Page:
157 Relax and Succeed - Those who love you are not fooled

The truth is, it’s easy to be in a relationship when people feel secure and happy. That’s when we all hold hands, and cuddle, and it’s when we’ll be generous and watch a movie or show we don’t like, just so we can be near them. Pretty much all of us are good at that. But that’s not what makes a relationship work. A relationship shows its strengths when one or more of the people involved feels insecure. And let’s face it: everyone feels insecure pretty routinely.

How all this manifests in practice is quite simple. Every person presents certain challenges to others. This couple simply knows what each other’s issues are, and they have chosen to accept them. Still, like all couples they will argue. What they have going for them is that they don’t mistake temporary upsets for relationship fatalities. They move past those short-term challenges with complete faith that the person they love is still present—and that they are only masked by short term thinking.

An example of this occurred recently, when she was experiencing a serious case of cold feet. My buddy called me while she was at the peak of her anger. He regretted that he’d teased her for being upset, so now she was extra mad and he was mostly hiding until she calmed down. I could hear her in the background and she had some things that she definitely wanted him to understand. What was so beautiful about the moment was his response. 157 Relax and Succeed - Someone who really loves youWhen I asked him how it made him feel relative to his pending wedding, this is what he said:

“Whenever she’s really upset I always ask myself that. Do I really want to be with this person? Do I really want to put up with this for the rest of my life?! But the truth is, every time I ask myself that, I realize that the answer is always Yes. That even when things are the craziest, there’s nowhere I would rather be than with her. There’s no one else’s stuff I would want to deal with like I want to deal with hers. And I just hope she always feels the same way about me, because I know I’m not exactly easy to deal with sometimes. I’m sure when I’m being a jerk she has second thoughts about me too. But as long as those are just temporary, then who cares? Because every time we make it through the harder stuff in life and calm down, what always shows back up is the same feeling that made me fall in love with her in the first place. It was always there. It was just covered up by a bunch of angry thinking. But underneath that, the truth is, I really do want to grow old with her. That’s what I want more than anything. I want to be the best person I can be for her. And if I’m lucky, maybe I’ll still be holding hands with her when we’re 90.”157 Relax and Succeed - Love tabsWhen we’re really young we think our partner is supposed to be the person we’d always imagined being with. That they should like all the things we like, and have all the same priorities we have. But that person is an imaginary person, without their own beliefs, and history and aspirations.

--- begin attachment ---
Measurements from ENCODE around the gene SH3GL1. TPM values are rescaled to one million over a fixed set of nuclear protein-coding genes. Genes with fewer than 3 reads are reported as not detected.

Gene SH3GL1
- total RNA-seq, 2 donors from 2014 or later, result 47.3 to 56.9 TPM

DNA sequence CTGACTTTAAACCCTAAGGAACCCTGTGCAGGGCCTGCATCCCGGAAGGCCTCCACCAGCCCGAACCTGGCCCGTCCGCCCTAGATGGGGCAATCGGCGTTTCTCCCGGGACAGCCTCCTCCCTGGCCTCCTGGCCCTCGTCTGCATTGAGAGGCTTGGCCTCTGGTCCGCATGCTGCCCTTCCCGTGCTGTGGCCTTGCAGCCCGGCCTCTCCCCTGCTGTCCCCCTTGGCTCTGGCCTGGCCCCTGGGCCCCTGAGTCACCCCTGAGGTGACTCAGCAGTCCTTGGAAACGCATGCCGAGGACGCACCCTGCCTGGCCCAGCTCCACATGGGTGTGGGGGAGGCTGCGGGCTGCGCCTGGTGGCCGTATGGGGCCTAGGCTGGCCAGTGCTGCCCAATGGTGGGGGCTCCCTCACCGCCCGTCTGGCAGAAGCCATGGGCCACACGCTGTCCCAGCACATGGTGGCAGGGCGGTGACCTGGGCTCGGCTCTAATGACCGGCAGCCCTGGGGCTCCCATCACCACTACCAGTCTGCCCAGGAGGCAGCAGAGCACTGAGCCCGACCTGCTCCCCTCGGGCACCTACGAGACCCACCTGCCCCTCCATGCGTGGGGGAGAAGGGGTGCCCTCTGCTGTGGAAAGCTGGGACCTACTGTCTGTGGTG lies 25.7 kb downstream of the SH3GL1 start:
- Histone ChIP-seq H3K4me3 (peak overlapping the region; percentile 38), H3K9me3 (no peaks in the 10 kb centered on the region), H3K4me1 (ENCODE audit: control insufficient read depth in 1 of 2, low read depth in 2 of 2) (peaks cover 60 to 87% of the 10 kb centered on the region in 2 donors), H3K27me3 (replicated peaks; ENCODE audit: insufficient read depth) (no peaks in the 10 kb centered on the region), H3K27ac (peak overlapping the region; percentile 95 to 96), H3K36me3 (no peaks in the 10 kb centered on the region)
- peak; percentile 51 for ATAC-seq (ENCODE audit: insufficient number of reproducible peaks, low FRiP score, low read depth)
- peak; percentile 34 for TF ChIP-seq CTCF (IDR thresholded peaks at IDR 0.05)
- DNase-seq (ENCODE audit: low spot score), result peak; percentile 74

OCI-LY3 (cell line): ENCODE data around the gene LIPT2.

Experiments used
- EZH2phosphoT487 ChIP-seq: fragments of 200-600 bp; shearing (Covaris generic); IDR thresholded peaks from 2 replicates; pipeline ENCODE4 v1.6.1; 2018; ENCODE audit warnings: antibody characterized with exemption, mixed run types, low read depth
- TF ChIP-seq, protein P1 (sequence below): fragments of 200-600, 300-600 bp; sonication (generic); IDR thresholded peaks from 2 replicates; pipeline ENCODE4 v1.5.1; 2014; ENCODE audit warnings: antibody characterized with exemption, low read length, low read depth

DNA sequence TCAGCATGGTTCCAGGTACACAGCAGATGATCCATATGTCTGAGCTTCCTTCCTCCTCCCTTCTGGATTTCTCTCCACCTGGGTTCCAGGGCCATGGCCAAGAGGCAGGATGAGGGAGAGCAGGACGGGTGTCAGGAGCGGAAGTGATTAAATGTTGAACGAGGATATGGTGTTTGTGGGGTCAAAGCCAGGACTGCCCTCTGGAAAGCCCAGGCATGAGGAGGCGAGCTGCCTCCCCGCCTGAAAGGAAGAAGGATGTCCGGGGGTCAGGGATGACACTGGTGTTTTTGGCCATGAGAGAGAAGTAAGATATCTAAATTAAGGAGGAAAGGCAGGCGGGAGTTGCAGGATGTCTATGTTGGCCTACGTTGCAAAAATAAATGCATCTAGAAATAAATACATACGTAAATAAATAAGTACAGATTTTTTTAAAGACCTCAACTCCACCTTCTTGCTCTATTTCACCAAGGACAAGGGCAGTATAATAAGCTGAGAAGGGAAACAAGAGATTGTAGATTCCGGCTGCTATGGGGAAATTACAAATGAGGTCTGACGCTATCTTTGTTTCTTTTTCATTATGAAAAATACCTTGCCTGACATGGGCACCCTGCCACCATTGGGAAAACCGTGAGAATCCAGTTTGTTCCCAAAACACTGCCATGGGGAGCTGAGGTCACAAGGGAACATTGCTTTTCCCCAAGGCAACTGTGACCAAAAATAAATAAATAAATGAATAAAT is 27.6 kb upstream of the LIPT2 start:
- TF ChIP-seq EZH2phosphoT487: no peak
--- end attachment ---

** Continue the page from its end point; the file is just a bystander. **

When we’re more mature we realize that everyone is an individual and everyone will present challenges to us as they go their own direction. But if we’re patient and we watch the world closely, we absolutely can find people who will accept us as we are, all while simultaneously helping us to become a better person—not through their instruction—but through their example.

My friends will face the same challenges every couple does, but they face them from a foundation of mutual respect. Rather than wanting their partner to be this way or that way, they appreciate the way they already are. They don’t want to marry some future perfect version of each other. They want to marry the entire person in front of them today. And that level of acceptance comes from the highest order of love.

That kind of loving is absolutely the very best kind to base a marriage on. And I for one look forward to raising a toast at some future anniversary, where we are all old and grey, but where they are still falling in love with each other every single day.

Here’s to love.

peace. s

Scott McPherson is an Edmonton-based writer, public speaker, and mindfulness facilitator who works with individuals, companies and non-profit organizations locally and around the world.

The Nature of Trust

147 Relax and Succeed - One does not become enlightenedAn unconscious life is an innocent one. An ego is so subtly formed that each individual will have no idea it’s even there. Essentially we live as a programmed robot, largely reacting to things for reasons we’ve neither assessed nor understood. And we’ll never change that unless we become conscious of our own patterns of thinking.